I don’t follow football, or soccer as it is called around here. Of course, I know that the performance of Hungarian football teams is abysmal and that the Hungarian prime minister spends billions of forints on stadiums that are practically empty. And naturally I know a lot about the stadium Viktor Orbán built right next to his country house in Felcsút. The stadium seats almost 4,000 people. Felcsút has a population of 1,600.
Viktor Orbán’s pet project, handsomely financed by taxpayer money, is the Ferenc Puskás Football Academy which, in the founder’s opinion, is among the top ten best academies in Europe. According to a less biased assessment, of the twelve Hungarian academies the Puskás Academy ranks ninth.
After Viktor Orbán delivered his “speech to the nation” on Friday, he went directly to Felcsút to watch the first match of the season. While there, he gave an interview to the communication director of the Academy.
What did I, a soccer know-nothing, learn from the prime minister? For starters, that the Puskás team is very weak. Naturally, Viktor Orbán said nothing of the sort, but one couldn’t help but be suspicious when he repeated several times that the emphasis in Felcsút is not on the team’s performance because, after all, it is an academy. The important thing is “teaching the students to play football.”
I also came to the conclusion that the Puskás team would be beaten every weekend if they did not hire outside, older players: Attila Fiola (25) and Attila Polonkai (36). Naturally, this is not exactly what Orbán said. He only mused about the adverse psychological effects of losing every weekend.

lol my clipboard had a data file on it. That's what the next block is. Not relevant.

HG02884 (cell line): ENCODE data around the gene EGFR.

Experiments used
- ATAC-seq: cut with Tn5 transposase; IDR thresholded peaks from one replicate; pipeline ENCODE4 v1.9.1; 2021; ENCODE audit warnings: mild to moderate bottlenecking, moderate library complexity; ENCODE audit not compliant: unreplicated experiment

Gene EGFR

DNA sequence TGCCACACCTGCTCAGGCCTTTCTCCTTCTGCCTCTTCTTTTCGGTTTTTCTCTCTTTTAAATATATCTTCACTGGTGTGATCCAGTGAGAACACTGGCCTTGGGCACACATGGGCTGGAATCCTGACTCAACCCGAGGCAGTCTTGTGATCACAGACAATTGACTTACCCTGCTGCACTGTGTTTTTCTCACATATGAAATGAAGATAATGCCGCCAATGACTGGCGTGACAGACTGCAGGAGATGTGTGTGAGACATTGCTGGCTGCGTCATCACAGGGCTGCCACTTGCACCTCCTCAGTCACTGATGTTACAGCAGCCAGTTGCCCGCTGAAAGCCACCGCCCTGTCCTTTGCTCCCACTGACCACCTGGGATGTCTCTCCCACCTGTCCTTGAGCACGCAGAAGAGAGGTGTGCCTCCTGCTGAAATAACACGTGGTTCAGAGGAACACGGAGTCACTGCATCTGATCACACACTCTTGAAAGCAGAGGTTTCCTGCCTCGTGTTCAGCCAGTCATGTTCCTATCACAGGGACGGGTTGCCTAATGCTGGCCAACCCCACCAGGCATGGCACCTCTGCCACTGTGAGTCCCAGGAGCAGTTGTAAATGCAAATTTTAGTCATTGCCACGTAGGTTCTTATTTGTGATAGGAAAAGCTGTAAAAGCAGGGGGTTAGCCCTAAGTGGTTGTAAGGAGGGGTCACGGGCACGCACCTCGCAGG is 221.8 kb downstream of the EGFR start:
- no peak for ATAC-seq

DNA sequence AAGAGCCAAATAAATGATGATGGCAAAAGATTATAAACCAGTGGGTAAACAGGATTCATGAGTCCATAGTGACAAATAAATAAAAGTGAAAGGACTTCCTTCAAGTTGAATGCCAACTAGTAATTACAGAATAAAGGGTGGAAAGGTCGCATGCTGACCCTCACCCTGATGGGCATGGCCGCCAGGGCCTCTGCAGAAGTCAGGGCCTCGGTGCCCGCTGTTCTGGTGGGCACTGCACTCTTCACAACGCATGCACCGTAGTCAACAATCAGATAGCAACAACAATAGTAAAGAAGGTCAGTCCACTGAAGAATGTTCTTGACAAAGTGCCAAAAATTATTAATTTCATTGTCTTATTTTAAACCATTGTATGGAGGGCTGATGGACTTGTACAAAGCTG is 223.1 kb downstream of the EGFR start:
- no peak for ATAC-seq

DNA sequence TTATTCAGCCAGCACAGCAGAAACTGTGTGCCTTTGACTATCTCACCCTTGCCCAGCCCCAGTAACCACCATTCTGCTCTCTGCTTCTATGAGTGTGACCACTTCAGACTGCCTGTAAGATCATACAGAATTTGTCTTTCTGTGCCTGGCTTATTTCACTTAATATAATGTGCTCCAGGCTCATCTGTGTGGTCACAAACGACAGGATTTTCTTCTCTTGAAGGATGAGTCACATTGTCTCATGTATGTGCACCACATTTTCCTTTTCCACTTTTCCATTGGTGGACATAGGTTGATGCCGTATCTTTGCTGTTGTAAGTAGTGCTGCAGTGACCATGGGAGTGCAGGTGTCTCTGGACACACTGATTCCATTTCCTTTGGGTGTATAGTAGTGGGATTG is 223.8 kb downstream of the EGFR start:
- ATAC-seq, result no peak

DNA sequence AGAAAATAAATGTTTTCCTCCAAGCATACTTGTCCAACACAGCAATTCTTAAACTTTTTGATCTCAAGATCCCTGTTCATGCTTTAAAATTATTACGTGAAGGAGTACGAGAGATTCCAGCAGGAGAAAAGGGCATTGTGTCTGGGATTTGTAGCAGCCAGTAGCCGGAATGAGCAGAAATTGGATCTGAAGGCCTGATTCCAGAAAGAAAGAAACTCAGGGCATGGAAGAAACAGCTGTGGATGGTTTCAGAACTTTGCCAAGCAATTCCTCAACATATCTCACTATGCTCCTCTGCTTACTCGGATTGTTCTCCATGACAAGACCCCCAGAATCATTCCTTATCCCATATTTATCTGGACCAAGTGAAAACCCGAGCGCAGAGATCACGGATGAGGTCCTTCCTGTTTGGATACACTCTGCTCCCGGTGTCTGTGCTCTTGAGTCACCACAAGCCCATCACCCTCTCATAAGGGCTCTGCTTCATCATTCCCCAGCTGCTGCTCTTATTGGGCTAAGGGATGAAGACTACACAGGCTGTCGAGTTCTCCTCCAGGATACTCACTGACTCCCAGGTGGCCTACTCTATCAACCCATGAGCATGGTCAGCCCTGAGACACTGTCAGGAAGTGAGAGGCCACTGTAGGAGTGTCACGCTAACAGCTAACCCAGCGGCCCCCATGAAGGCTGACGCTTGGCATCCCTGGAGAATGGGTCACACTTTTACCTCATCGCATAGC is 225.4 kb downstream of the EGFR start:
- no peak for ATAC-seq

I also learned that Orbán is worried about the possibility of the team’s losing its standing in the top tier of the National Championship (NB1), which would not be “worthy of the heritage of Ferenc Puskás.”
During the interview it also became clear that the fancy Felcsút stadium and the Puskás team attract very few spectators. Only once was the stadium full: at the opening ceremony. I was happy to learn, however, that according to Orbán “it doesn’t really matter how many spectators we have…. We don’t have fans. We have an academy.”
Also, there seems to be a fear that the low attendance has something to do with people’s political antipathy toward Viktor Orbán. The prime minister had to agree. In his opinion, the Academy and its team are frequently attacked unfairly on account of him, attacks that “are very hard to bear.” Therefore, he has the highest respect for the players. I wonder what kinds of attacks these players have to endure. We learned only that the fans of Vasas FC “sent [Orbán] in a most vulgar manner to a warmer climate.”
That’s what I learned from the interview. Since reading it, I found out that on the average there are 1,000 spectators at the Felcsút games, which (using admittedly spurious math) comes out to 3.47 million forints per spectator from taxpayer money. Another interesting bit of information I picked up was that Orbán after all must be bothered by the low turnout. Because otherwise why would it be necessary to offer free bus rides to fans from seven close-by towns and villages?
In brief, the Academy and its stadium are a flop.